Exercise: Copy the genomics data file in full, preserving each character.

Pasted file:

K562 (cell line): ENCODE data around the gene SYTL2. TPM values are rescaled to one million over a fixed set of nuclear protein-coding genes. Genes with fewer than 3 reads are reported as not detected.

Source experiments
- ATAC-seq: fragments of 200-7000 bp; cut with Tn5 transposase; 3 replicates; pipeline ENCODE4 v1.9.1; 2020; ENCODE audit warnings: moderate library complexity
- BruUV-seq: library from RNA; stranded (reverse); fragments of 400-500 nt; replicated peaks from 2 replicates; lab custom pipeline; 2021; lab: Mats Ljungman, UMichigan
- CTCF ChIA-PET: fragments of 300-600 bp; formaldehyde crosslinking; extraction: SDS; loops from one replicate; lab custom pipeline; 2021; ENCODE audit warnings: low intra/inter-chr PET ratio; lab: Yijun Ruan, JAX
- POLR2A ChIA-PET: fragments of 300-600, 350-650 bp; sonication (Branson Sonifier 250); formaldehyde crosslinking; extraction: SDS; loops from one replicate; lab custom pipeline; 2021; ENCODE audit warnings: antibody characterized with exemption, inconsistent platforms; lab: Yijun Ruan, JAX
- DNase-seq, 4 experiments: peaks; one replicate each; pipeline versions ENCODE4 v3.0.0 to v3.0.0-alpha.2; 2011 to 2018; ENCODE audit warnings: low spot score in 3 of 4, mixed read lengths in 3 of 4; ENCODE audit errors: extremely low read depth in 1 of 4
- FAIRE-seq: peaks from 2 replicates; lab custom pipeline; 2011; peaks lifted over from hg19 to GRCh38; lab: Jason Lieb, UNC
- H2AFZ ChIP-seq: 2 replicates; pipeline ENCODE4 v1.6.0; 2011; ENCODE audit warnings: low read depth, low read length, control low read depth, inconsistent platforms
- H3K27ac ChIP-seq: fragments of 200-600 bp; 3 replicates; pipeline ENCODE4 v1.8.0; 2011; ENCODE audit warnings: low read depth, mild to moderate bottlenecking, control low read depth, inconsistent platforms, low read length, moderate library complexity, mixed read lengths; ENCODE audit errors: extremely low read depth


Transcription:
K562 (cell line): ENCODE data around the gene SYTL2. TPM values are rescaled to one million over a fixed set of nuclear protein-coding genes. Genes with fewer than 3 reads are reported as not detected.

Source experiments
- ATAC-seq: fragments of 200-7000 bp; cut with Tn5 transposase; 3 replicates; pipeline ENCODE4 v1.9.1; 2020; ENCODE audit warnings: moderate library complexity
- BruUV-seq: library from RNA; stranded (reverse); fragments of 400-500 nt; replicated peaks from 2 replicates; lab custom pipeline; 2021; lab: Mats Ljungman, UMichigan
- CTCF ChIA-PET: fragments of 300-600 bp; formaldehyde crosslinking; extraction: SDS; loops from one replicate; lab custom pipeline; 2021; ENCODE audit warnings: low intra/inter-chr PET ratio; lab: Yijun Ruan, JAX
- POLR2A ChIA-PET: fragments of 300-600, 350-650 bp; sonication (Branson Sonifier 250); formaldehyde crosslinking; extraction: SDS; loops from one replicate; lab custom pipeline; 2021; ENCODE audit warnings: antibody characterized with exemption, inconsistent platforms; lab: Yijun Ruan, JAX
- DNase-seq, 4 experiments: peaks; one replicate each; pipeline versions ENCODE4 v3.0.0 to v3.0.0-alpha.2; 2011 to 2018; ENCODE audit warnings: low spot score in 3 of 4, mixed read lengths in 3 of 4; ENCODE audit errors: extremely low read depth in 1 of 4
- FAIRE-seq: peaks from 2 replicates; lab custom pipeline; 2011; peaks lifted over from hg19 to GRCh38; lab: Jason Lieb, UNC
- H2AFZ ChIP-seq: 2 replicates; pipeline ENCODE4 v1.6.0; 2011; ENCODE audit warnings: low read depth, low read length, control low read depth, inconsistent platforms
- H3K27ac ChIP-seq: fragments of 200-600 bp; 3 replicates; pipeline ENCODE4 v1.8.0; 2011; ENCODE audit warnings: low read depth, mild to moderate bottlenecking, control low read depth, inconsistent platforms, low read length, moderate library complexity, mixed read lengths; ENCODE audit errors: extremely low read depth